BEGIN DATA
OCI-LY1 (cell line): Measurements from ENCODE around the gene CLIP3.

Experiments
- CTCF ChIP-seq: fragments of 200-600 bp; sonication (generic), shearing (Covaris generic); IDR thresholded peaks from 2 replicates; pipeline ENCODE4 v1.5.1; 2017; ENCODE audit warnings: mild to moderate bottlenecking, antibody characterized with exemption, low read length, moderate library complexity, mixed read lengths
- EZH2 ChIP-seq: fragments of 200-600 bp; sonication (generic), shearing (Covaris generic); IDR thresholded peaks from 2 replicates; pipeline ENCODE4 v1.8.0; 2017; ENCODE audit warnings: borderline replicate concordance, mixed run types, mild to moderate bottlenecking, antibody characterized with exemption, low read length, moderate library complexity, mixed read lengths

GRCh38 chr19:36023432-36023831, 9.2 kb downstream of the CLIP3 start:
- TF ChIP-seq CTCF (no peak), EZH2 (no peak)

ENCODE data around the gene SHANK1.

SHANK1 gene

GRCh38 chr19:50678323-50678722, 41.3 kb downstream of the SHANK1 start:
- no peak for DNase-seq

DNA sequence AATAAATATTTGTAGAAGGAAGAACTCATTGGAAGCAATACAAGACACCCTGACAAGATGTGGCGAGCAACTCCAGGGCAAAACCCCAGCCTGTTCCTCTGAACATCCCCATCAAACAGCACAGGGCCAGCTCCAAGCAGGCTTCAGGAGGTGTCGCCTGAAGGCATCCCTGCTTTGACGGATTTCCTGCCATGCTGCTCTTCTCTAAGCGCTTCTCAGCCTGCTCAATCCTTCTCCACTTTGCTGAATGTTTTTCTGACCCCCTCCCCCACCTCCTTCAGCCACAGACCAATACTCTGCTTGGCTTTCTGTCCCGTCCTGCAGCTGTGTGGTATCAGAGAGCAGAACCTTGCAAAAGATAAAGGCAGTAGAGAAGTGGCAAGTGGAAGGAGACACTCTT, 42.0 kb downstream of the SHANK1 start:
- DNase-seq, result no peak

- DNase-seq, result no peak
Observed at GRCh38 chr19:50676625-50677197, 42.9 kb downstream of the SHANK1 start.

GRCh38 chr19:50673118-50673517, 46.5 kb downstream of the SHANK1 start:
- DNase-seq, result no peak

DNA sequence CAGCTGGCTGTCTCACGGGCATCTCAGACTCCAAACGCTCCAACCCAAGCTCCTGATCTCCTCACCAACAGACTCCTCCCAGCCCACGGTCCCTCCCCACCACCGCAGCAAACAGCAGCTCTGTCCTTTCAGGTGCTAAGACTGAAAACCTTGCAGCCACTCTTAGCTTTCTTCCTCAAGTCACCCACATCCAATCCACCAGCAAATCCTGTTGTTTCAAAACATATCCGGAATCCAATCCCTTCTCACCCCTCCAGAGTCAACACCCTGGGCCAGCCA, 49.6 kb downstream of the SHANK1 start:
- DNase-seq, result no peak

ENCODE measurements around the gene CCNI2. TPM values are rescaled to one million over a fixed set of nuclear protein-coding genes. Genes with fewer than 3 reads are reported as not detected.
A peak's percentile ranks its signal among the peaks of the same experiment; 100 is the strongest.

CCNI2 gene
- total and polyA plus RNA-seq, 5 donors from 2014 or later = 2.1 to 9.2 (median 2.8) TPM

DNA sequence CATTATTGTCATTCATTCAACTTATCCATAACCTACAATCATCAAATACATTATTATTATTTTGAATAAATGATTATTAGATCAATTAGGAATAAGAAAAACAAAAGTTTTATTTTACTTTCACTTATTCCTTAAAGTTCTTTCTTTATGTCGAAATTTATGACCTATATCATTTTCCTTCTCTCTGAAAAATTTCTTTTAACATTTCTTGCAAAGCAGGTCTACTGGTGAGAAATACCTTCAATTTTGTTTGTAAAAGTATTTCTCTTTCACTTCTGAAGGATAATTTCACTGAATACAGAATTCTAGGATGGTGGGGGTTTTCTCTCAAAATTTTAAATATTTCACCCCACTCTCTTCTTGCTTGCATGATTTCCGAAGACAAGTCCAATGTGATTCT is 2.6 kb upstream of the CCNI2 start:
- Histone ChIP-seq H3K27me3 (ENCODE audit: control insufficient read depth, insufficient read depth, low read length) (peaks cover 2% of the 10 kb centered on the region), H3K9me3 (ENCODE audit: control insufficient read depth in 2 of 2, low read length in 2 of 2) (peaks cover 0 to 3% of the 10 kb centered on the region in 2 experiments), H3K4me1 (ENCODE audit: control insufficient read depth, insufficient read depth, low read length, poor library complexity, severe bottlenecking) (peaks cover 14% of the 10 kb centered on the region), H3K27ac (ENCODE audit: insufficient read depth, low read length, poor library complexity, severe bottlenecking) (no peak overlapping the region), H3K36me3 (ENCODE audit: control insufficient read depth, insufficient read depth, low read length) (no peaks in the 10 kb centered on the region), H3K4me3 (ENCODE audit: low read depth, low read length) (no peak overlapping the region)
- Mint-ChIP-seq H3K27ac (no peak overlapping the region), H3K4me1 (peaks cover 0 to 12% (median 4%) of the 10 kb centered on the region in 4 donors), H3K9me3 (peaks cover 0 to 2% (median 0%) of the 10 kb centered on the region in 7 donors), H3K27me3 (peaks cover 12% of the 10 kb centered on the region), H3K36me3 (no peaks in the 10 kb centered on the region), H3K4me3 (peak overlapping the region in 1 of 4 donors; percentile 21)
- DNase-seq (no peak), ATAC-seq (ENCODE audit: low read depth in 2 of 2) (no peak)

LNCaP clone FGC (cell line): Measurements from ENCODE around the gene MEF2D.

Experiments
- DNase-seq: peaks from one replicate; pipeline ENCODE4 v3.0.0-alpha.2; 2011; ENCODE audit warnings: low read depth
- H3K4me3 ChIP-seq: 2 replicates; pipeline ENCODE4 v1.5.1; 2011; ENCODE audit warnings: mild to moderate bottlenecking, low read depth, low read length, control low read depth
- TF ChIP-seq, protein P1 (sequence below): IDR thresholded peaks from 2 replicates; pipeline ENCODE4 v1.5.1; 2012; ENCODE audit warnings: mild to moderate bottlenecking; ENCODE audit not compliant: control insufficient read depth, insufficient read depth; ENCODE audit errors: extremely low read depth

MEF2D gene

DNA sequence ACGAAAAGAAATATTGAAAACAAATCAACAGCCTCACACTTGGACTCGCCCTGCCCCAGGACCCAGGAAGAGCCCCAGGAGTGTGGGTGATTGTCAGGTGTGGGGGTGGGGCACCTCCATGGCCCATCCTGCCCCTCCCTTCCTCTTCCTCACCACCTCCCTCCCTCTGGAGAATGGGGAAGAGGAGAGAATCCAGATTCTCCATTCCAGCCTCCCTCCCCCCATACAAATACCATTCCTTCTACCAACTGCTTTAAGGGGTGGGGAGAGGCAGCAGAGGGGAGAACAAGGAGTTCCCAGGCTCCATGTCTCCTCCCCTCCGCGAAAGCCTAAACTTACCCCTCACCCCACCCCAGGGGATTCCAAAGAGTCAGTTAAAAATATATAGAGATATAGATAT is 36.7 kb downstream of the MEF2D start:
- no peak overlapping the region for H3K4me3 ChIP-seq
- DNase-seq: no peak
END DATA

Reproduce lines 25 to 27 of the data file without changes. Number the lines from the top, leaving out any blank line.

- Mint-ChIP-seq H3K27ac (no peak overlapping the region), H3K4me1 (peaks cover 0 to 12% (median 4%) of the 10 kb centered on the region in 4 donors), H3K9me3 (peaks cover 0 to 2% (median 0%) of the 10 kb centered on the region in 7 donors), H3K27me3 (peaks cover 12% of the 10 kb centered on the region), H3K36me3 (no peaks in the 10 kb centered on the region), H3K4me3 (peak overlapping the region in 1 of 4 donors; percentile 21)
- DNase-seq (no peak), ATAC-seq (ENCODE audit: low read depth in 2 of 2) (no peak)

LNCaP clone FGC (cell line): Measurements from ENCODE around the gene MEF2D.